Gary Bennett ’70 in front of a model of the New Horizons spacecraft which flew past Pluto in July 2015. The black cylindrical object on the right of the spacecraft model is the power source originally developed in the 1980s by the team of which Bennett was a member. The power source was used on the Galileo Jupiter orbiter spacecraft launched in 1989, the Ulysses solar polar spacecraft launched in 1990 and the Cassini Saturn orbiter spacecraft launched in 1997.

Bennett joined NASA Headquarters in June 1988. He also served as the program manager of NASA’s nuclear propulsion technology program, as well as being the first program manager of the advanced technology insertion program for the Pluto Fast Flyby (now NASA’s New Horizons Pluto Kuiper Belt) mission and the TIMED space physics mission. Prior to coming to NASA, Bennett held key positions in the Department of Energy’s space radioisotope power program, including serving as director of safety and nuclear operations for the radioisotope power sources used on the Galileo mission to Jupiter and on the Ulysses mission to explore the polar regions of the Sun.

Previous positions include chief of the research support branch in the U.S. Nuclear Regulatory Commission where Bennett was instrumental in creating and managing NRC’s reactor operational safety research program. Prior to that Bennett was the flight safety manager for the radioisotope power sources currently in use on the Voyager 1 and 2 spacecraft and on Lincoln Laboratory’s LES 8 and 9 communications satellites. He also worked as a physicist in the nuclear rocket program at what is now NASA’s John H. Glenn Research Center at Lewis Field. He did fundamental reactor safety research at what is now the Department of Energy’s Idaho National Laboratory.

Bennett received a physics doctorate in 1970 from Washington State University; a Master of Nuclear Science degree (physics major; 1966) and a Bachelor of Science degree in physics (1962) from the University of Idaho; and an Associate of Arts degree (science major) in 1960 from what is now Boise State University. He is a member of the National Honor Society, Phi Theta Kappa honor society, Sigma Pi Sigma physics honor society, and Sigma Xi scientific research honor society.

He has received a number of citations and awards from NASA, DOE, and NRC for his work on space and terrestrial power and space propulsion including for his work on the Voyager, Galileo, and Ulysses missions. In 1996 he received the prestigious Schreiber-Spence Space Achievement Award for his outstanding leadership of the safety and nuclear operations for the Galileo and Ulysses radioisotope power source programs. In 1995 he shared in the American Institute of Aeronautics and Astronautics Aerospace Power Systems Award and Medal for his outstanding leadership of the Ulysses radioisotope power source program. He received the Distinguished Alumnus Award from BSU in 1990 and the Silver & Gold Award, the highest award from the University of Idaho Alumni Association, in 1994. He has been elected a Fellow of the American Institute of Aeronautics and Astronautics, The American Physical Society, and The British Interplanetary Society. In the American Institute of Aeronautics and Astronautics he has served on the AIAA Technical Committees for Aerospace Power Systems, Electric Propulsion, and Space Science and Astronomy. He is also a member of the American Association for the Advancement of Science, American Astronautical Society, The Planetary Society, The National Space Society, and the American Association of Physics Teachers. From 1988 to 1990 he chaired the Steering Group of the Interagency Advanced Power Group, the national coordinating group for federally sponsored space and terrestrial power research. During his tenure and under his initiative the IAPG saw its greatest increase in membership. He was a member of the Power Committee of the International Astronautical Federation. From 1980 to 1988 he was an adviser to U.S. delegations to the United Nations Committee on the Peaceful Uses of Outer Space and he prepared the official U.S. position papers on the use of nuclear power sources in space. He has authored or co-authored over 150 technical papers, reports, and articles on power, propulsion, and space missions.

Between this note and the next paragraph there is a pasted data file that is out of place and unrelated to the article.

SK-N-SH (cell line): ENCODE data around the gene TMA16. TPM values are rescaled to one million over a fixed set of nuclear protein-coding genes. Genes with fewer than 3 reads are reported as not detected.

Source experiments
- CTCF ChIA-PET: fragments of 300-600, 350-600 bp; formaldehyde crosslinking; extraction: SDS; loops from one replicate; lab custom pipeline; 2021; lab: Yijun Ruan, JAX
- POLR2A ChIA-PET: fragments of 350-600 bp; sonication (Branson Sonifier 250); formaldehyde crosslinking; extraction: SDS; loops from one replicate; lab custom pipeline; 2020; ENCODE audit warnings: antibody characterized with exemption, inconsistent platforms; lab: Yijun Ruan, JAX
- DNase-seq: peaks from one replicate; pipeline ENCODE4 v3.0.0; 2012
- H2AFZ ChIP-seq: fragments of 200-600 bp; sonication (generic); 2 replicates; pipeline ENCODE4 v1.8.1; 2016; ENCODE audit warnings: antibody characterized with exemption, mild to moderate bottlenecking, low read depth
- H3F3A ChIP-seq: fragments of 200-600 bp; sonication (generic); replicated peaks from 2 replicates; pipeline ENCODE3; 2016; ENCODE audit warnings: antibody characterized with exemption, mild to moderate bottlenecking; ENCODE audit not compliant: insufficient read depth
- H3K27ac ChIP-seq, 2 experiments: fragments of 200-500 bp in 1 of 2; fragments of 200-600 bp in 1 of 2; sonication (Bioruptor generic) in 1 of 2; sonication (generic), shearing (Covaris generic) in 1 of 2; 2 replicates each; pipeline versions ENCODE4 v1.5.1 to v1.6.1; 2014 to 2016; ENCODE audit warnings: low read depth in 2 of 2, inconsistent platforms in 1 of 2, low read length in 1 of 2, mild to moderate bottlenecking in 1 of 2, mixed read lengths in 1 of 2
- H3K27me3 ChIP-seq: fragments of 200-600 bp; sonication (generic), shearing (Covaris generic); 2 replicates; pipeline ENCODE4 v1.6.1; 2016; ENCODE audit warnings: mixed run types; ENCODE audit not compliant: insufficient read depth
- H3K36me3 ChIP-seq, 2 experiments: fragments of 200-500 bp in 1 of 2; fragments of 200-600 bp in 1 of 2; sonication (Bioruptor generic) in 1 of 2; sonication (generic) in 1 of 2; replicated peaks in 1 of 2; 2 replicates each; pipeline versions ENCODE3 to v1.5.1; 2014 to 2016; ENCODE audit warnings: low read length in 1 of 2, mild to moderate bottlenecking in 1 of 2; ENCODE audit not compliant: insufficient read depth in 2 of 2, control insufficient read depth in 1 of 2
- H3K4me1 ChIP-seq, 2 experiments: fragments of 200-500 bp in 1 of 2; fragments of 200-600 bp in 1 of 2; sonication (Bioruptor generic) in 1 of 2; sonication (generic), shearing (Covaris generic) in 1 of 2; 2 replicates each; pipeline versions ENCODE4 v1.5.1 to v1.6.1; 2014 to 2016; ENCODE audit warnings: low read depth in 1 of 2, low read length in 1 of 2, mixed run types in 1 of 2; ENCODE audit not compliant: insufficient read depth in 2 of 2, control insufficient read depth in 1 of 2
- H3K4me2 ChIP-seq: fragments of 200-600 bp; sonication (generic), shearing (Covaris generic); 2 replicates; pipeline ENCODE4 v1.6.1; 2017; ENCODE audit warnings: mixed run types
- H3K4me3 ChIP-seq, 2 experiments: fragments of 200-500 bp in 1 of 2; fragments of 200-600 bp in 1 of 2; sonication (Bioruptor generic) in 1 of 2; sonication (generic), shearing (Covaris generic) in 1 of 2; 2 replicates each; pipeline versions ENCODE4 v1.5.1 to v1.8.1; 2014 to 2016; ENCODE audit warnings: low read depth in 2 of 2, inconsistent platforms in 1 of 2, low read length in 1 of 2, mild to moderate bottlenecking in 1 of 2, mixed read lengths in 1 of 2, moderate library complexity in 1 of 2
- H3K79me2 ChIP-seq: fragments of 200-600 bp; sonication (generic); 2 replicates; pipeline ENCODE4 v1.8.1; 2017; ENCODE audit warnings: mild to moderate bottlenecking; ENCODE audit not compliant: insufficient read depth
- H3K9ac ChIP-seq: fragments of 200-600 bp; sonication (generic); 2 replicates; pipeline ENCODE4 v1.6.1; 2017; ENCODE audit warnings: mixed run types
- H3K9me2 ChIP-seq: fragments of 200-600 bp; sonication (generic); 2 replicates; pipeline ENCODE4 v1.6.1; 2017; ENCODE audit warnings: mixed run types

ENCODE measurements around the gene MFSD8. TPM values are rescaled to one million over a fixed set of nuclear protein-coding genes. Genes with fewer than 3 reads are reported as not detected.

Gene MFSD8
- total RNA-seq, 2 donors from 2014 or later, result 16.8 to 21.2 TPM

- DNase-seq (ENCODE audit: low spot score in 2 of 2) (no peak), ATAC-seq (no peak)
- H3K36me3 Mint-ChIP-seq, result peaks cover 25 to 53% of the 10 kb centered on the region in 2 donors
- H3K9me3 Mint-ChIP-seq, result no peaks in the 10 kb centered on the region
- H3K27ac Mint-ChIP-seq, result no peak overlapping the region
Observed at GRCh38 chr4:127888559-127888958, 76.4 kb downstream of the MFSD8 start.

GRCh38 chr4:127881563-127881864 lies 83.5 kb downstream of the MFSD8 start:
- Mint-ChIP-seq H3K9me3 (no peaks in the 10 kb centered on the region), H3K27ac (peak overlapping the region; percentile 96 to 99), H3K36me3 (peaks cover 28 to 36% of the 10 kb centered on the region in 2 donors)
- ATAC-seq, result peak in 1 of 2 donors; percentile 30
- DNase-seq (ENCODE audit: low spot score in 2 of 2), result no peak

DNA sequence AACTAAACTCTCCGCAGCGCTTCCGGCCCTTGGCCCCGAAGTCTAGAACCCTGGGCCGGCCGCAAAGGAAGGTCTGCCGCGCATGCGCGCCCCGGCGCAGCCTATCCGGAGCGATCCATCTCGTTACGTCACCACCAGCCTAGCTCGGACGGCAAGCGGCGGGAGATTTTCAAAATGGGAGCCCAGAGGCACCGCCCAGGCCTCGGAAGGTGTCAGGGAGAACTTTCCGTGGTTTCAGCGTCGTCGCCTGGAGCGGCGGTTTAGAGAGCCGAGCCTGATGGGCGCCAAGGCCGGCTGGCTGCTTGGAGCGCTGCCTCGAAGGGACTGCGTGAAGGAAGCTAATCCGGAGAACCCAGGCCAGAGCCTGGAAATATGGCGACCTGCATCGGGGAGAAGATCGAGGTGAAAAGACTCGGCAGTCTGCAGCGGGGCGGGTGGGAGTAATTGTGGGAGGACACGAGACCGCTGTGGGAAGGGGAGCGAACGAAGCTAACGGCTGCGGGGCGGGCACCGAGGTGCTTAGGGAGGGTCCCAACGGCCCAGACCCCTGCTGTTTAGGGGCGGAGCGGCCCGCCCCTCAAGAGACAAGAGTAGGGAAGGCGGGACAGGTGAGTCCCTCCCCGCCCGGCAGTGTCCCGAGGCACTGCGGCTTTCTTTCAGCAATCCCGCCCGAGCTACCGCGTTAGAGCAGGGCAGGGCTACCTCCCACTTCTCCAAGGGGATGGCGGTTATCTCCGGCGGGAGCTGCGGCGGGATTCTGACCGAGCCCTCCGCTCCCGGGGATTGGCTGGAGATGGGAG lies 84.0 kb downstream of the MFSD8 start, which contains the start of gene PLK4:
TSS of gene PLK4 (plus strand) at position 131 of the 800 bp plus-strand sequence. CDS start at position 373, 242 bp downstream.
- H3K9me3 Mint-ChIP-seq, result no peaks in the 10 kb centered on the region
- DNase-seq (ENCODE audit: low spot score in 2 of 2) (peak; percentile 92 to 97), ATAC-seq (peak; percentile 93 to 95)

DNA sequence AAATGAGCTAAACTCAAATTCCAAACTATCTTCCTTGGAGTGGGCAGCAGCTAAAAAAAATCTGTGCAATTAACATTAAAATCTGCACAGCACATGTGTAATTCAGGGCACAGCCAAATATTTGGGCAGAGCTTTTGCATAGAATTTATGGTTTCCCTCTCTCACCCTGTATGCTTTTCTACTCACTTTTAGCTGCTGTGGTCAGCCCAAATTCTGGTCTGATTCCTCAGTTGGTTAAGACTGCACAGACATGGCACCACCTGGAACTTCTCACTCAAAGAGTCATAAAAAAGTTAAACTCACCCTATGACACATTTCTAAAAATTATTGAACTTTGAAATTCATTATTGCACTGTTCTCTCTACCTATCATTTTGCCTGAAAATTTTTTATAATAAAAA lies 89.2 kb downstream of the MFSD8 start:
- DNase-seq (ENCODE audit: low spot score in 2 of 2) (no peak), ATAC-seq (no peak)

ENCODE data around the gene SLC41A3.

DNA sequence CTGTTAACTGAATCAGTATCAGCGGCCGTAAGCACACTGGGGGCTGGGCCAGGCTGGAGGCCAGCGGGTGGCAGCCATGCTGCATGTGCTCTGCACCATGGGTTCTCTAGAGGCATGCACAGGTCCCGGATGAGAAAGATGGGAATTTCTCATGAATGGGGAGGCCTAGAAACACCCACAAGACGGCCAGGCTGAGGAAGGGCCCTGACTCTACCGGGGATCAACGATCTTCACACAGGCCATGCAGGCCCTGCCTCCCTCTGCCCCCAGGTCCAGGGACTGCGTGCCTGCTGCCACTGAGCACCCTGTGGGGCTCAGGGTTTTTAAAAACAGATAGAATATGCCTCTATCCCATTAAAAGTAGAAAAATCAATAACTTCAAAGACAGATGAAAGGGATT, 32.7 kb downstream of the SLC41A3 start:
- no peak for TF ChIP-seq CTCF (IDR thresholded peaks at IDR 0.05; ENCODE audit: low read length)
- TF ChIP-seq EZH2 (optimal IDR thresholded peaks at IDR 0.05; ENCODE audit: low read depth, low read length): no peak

He has authored one book, The Star Sailors (St. Martin’s Press, 1980; Authors Choice Press, 2005), and contributed chapters to three other books (A Critical Review of Space Nuclear Power and Propulsion 1984-1993, American Institute of Physics, 1994; CRC Handbook of Thermoelectrics, CRC Press, 1995; and Encyclopedia of Physical Science and Technology, Third Edition, Academic Press, 2002).

Jennifer Ross-Nazzal ’04

NASA Historian

Working on her doctorate at Washington State University, Jennifer Ross-Nazzal ’04 was drawn to public history–a field that combines academic history with non-traditional methods of collecting and presenting historical information. The program has been in effect at WSU since 1979 and has produced historians who now work for public archives, historical sites, and museums around the country.

Jennifer Ross-Nazzal '04 at NASA
Jennifer Ross-Nazzal ’04 at NASA

Ross-Nazzal’s studies at WSU led to a focus on women’s history and an internship at a museum. “Though that was a good experience, I wanted to do another internship,” she says. Craving a very different experience, she found an offer at Johnson Space Center of the National Aeronautics and Space Administration in Houston and, “though I knew nothing about NASA, I applied.”

She was put to work assisting with the center’s oral history project and liked the work so much she went back to the space center the next summer. Her internship turned into a job, and in 2004 she became chief historian for the JSC and just one of a handful of NASA historians around the country.